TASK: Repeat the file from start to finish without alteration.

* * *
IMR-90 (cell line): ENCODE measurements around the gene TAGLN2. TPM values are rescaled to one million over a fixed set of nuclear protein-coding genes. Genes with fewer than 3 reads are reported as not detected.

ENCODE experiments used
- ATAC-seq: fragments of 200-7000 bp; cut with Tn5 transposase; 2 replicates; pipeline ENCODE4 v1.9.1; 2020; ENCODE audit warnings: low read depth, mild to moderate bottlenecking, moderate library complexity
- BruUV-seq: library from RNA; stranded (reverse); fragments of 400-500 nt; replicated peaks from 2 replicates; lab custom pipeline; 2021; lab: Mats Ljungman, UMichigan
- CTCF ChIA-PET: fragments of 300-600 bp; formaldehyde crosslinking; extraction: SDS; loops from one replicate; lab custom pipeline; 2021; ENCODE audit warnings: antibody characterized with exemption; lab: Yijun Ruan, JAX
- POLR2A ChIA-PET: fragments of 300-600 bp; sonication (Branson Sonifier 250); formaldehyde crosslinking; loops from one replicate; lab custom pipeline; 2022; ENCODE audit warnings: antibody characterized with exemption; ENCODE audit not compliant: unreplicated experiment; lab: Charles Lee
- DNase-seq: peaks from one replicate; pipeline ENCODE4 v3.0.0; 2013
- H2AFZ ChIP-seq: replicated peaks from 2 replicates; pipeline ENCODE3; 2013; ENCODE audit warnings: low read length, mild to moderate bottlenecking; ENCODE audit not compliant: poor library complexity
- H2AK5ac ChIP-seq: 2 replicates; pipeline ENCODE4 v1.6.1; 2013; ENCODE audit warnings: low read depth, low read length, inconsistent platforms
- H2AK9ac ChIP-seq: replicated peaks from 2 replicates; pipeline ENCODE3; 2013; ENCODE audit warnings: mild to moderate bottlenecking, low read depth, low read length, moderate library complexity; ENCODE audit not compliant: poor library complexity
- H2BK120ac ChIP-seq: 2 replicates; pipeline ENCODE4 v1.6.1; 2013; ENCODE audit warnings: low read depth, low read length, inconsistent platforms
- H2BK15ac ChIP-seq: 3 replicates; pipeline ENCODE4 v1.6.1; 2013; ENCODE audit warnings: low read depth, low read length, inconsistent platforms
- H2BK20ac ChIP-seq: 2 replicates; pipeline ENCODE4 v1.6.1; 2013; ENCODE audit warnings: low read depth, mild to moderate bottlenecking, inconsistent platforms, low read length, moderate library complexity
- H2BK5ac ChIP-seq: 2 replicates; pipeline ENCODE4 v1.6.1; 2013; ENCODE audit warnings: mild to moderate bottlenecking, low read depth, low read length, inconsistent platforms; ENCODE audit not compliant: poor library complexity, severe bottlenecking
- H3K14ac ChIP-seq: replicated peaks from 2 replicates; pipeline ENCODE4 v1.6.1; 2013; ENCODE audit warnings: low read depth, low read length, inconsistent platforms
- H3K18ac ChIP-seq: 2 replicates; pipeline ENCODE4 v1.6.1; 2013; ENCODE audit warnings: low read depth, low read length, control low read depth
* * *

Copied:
IMR-90 (cell line): ENCODE measurements around the gene TAGLN2. TPM values are rescaled to one million over a fixed set of nuclear protein-coding genes. Genes with fewer than 3 reads are reported as not detected.

ENCODE experiments used
- ATAC-seq: fragments of 200-7000 bp; cut with Tn5 transposase; 2 replicates; pipeline ENCODE4 v1.9.1; 2020; ENCODE audit warnings: low read depth, mild to moderate bottlenecking, moderate library complexity
- BruUV-seq: library from RNA; stranded (reverse); fragments of 400-500 nt; replicated peaks from 2 replicates; lab custom pipeline; 2021; lab: Mats Ljungman, UMichigan
- CTCF ChIA-PET: fragments of 300-600 bp; formaldehyde crosslinking; extraction: SDS; loops from one replicate; lab custom pipeline; 2021; ENCODE audit warnings: antibody characterized with exemption; lab: Yijun Ruan, JAX
- POLR2A ChIA-PET: fragments of 300-600 bp; sonication (Branson Sonifier 250); formaldehyde crosslinking; loops from one replicate; lab custom pipeline; 2022; ENCODE audit warnings: antibody characterized with exemption; ENCODE audit not compliant: unreplicated experiment; lab: Charles Lee
- DNase-seq: peaks from one replicate; pipeline ENCODE4 v3.0.0; 2013
- H2AFZ ChIP-seq: replicated peaks from 2 replicates; pipeline ENCODE3; 2013; ENCODE audit warnings: low read length, mild to moderate bottlenecking; ENCODE audit not compliant: poor library complexity
- H2AK5ac ChIP-seq: 2 replicates; pipeline ENCODE4 v1.6.1; 2013; ENCODE audit warnings: low read depth, low read length, inconsistent platforms
- H2AK9ac ChIP-seq: replicated peaks from 2 replicates; pipeline ENCODE3; 2013; ENCODE audit warnings: mild to moderate bottlenecking, low read depth, low read length, moderate library complexity; ENCODE audit not compliant: poor library complexity
- H2BK120ac ChIP-seq: 2 replicates; pipeline ENCODE4 v1.6.1; 2013; ENCODE audit warnings: low read depth, low read length, inconsistent platforms
- H2BK15ac ChIP-seq: 3 replicates; pipeline ENCODE4 v1.6.1; 2013; ENCODE audit warnings: low read depth, low read length, inconsistent platforms
- H2BK20ac ChIP-seq: 2 replicates; pipeline ENCODE4 v1.6.1; 2013; ENCODE audit warnings: low read depth, mild to moderate bottlenecking, inconsistent platforms, low read length, moderate library complexity
- H2BK5ac ChIP-seq: 2 replicates; pipeline ENCODE4 v1.6.1; 2013; ENCODE audit warnings: mild to moderate bottlenecking, low read depth, low read length, inconsistent platforms; ENCODE audit not compliant: poor library complexity, severe bottlenecking
- H3K14ac ChIP-seq: replicated peaks from 2 replicates; pipeline ENCODE4 v1.6.1; 2013; ENCODE audit warnings: low read depth, low read length, inconsistent platforms
- H3K18ac ChIP-seq: 2 replicates; pipeline ENCODE4 v1.6.1; 2013; ENCODE audit warnings: low read depth, low read length, control low read depth